[This post is authored by Susan Prince, MS, FLT, CMT.]
It’s estimated that metabolic syndrome currently affects upwards of 50 million Americans. If you add to these numbers the almost 35% of Americans who suffer from insulin resistance, one of the hallmark diagnostic factors for metabolic syndrome, it’s entirely possible that this condition alone could eventually bankrupt our healthcare system.
To add insult to injury, metabolic syndrome and insulin resistance are major risk factors for two of the leading causes of death in the U.S.– heart disease and diabetes.
What does this have to do with the thyroid? A lot.
The American Thyroid Association now estimates that 20 million Americans have some form of thyroid disease. Some in the functional medicine community claim that the estimates are as high as 60 million. According to a 2013 study published in the journal Diabetology & Metabolic Syndrome, “Diabetes mellitus (DM) and thyroid dysfunction (TD) are the two most common endocrine disorders in clinical practice.”
In other words, diabetics have an increased frequency of thyroid disorders, and people with thyroid dysfunction have an increased frequency of metabolic syndrome.
Just what is metabolic syndrome? To receive a diagnosis, three out of five diagnostic risk factors must be present:
1. elevated triglycerides
2. decreased HDL
3. elevated blood pressure
4. insulin resistance or elevated fasting blood sugar
5. abdominal obesity
Metabolic syndrome is caused by chronic hyperglycemia, or high blood sugar. Research has shown that the destruction of the thyroid gland in people with Hashimoto’s is largely caused by the constant onslaught of the insulin spikes that are the hallmark of insulin resistance.
As if that weren’t enough, low blood sugar, or hypoglycemia, is just as detrimental to the thyroid. Chronic low levels of glucose in the blood are perceived by the body to be a significant stressor – some say it’s an emergency state. This in turn signals the adrenals to repeatedly release cortisol and adrenaline in preparation for “flight or fight” from the threat. Chronically high levels of cortisol promote inflammation, exhaust the adrenal glands, and impair overall metabolism.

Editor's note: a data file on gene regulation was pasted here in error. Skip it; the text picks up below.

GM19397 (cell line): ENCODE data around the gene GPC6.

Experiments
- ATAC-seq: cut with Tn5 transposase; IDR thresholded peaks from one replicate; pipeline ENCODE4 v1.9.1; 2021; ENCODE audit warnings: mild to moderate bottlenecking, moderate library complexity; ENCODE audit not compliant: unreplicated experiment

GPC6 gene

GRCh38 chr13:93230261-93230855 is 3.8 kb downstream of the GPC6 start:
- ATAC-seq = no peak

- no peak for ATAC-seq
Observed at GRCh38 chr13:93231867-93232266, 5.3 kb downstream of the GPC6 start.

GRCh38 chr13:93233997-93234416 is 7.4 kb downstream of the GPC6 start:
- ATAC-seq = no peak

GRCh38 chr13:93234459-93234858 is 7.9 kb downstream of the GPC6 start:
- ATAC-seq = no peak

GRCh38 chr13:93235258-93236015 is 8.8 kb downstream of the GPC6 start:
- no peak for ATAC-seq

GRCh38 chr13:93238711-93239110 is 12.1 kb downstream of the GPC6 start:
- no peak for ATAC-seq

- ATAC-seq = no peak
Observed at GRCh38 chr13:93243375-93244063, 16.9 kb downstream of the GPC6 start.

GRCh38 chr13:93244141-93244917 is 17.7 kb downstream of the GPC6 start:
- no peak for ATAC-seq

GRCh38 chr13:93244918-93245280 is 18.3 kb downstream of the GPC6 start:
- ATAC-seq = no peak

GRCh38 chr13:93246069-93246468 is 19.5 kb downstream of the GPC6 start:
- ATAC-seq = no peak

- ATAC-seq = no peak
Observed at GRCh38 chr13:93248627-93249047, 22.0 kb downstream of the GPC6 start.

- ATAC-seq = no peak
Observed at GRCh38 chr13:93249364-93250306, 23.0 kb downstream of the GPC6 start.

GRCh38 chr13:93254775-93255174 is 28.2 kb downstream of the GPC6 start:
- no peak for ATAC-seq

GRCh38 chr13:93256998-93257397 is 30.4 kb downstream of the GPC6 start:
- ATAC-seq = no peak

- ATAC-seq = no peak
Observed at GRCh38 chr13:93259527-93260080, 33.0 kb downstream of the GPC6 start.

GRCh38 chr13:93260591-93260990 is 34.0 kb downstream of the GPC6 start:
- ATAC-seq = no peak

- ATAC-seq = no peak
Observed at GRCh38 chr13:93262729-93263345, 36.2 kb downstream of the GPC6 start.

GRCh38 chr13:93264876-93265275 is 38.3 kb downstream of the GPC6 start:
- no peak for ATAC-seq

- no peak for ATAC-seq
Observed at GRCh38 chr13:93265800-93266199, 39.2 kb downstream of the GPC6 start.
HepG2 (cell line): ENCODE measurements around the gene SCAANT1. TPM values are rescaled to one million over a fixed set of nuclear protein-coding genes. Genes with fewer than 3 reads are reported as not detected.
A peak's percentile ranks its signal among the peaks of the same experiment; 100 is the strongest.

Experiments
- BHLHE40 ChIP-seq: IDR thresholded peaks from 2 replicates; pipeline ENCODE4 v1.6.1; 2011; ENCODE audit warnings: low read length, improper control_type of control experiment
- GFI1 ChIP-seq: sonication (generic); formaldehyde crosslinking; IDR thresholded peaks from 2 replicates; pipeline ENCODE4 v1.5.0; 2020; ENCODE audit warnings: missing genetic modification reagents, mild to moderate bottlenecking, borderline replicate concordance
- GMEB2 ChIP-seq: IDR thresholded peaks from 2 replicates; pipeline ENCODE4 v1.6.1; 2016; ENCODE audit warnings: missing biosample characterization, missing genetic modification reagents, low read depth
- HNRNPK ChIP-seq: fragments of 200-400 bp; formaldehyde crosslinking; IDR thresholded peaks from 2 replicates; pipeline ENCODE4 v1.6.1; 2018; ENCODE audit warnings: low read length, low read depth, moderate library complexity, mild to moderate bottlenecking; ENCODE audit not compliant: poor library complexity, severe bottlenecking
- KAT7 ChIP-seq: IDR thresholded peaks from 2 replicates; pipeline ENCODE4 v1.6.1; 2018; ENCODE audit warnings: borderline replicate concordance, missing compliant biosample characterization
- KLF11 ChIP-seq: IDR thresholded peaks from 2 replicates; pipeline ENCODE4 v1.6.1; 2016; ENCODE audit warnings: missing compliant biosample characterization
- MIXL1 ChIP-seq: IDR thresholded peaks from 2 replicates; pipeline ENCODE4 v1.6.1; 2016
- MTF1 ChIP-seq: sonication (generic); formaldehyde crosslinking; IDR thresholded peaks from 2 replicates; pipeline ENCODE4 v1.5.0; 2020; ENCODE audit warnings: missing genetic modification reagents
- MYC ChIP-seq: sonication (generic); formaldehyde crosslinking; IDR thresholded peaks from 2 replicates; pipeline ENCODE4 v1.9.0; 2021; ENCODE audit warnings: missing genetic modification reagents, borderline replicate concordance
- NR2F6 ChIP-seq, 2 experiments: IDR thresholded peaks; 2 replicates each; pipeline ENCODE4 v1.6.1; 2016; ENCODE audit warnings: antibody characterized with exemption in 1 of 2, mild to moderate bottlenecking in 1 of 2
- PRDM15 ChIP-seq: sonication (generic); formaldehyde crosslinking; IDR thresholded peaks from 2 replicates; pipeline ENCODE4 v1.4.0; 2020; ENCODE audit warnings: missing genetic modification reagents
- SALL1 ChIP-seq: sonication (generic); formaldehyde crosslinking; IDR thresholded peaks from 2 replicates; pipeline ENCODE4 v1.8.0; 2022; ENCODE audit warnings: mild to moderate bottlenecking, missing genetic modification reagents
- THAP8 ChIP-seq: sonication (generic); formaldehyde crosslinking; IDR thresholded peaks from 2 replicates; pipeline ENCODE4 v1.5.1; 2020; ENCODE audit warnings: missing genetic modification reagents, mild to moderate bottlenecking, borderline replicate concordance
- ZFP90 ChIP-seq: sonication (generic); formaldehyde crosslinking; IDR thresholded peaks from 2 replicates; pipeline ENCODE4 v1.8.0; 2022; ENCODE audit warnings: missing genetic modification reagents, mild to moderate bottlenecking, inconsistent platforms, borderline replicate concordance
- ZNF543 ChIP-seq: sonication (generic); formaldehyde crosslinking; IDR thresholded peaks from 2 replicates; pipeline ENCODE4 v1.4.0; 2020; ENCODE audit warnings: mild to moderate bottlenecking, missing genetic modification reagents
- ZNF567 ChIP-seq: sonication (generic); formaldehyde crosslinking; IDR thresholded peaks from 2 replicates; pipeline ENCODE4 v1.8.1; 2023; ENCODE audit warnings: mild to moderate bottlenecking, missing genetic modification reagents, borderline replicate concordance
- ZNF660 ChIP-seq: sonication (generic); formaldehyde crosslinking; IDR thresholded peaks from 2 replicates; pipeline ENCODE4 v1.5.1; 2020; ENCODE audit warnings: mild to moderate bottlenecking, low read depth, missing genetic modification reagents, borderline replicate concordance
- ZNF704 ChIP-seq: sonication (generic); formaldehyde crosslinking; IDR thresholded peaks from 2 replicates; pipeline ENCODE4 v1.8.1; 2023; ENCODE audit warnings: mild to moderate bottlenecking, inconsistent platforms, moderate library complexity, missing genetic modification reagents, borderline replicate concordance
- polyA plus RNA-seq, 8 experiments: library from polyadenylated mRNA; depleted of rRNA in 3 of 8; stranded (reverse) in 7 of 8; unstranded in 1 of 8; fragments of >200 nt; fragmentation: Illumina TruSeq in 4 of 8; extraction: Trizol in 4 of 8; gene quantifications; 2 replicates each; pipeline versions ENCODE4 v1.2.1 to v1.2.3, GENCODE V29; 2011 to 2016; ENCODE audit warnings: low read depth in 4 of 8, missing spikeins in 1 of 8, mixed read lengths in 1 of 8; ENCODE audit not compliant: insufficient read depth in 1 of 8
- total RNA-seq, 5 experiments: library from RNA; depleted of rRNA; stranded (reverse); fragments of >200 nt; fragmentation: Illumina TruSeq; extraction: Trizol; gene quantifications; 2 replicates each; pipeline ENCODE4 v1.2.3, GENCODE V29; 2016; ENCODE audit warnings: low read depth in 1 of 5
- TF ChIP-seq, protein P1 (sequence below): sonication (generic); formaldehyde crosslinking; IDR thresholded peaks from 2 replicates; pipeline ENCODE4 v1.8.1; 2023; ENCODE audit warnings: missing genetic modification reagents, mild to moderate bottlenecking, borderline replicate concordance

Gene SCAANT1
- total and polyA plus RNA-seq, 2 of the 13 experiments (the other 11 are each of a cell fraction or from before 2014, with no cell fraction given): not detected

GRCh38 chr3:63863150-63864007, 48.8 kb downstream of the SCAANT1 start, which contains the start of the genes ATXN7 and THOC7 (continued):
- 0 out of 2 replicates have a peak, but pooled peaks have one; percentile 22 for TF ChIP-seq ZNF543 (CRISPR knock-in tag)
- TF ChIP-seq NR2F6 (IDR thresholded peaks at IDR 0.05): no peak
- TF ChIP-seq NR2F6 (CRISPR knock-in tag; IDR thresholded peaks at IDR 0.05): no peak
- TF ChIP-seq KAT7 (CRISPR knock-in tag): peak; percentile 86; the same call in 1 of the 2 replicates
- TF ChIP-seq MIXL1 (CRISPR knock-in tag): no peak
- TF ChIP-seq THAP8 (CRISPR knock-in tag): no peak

The thyroid gland, unfortunately, isn’t an innocent bystander in this process. Hypothyroidism can also cause metabolic syndrome and dysglycemia (high or low blood sugar). In the presence of hypothyroidism, the cells become unresponsive to the action of glucose, causing symptoms such as fatigue, headaches, irritability, etc. This unresponsiveness to glucose is, again, perceived by the body as a threat and the adrenals will start pumping out more cortisol, further suppressing thyroid function.
So how to control this roller coaster ride? Keep your blood sugar as stable as possible and nourish and support your thyroid, including taming Hashimoto’s.
Metabolic syndrome is classified as a chronic condition. Most chronic conditions can be managed very successfully by making appropriate lifestyle modifications including optimal nutrition, appropriate physical activity, and stress management techniques, all of which will also help manage thyroid dysfunction.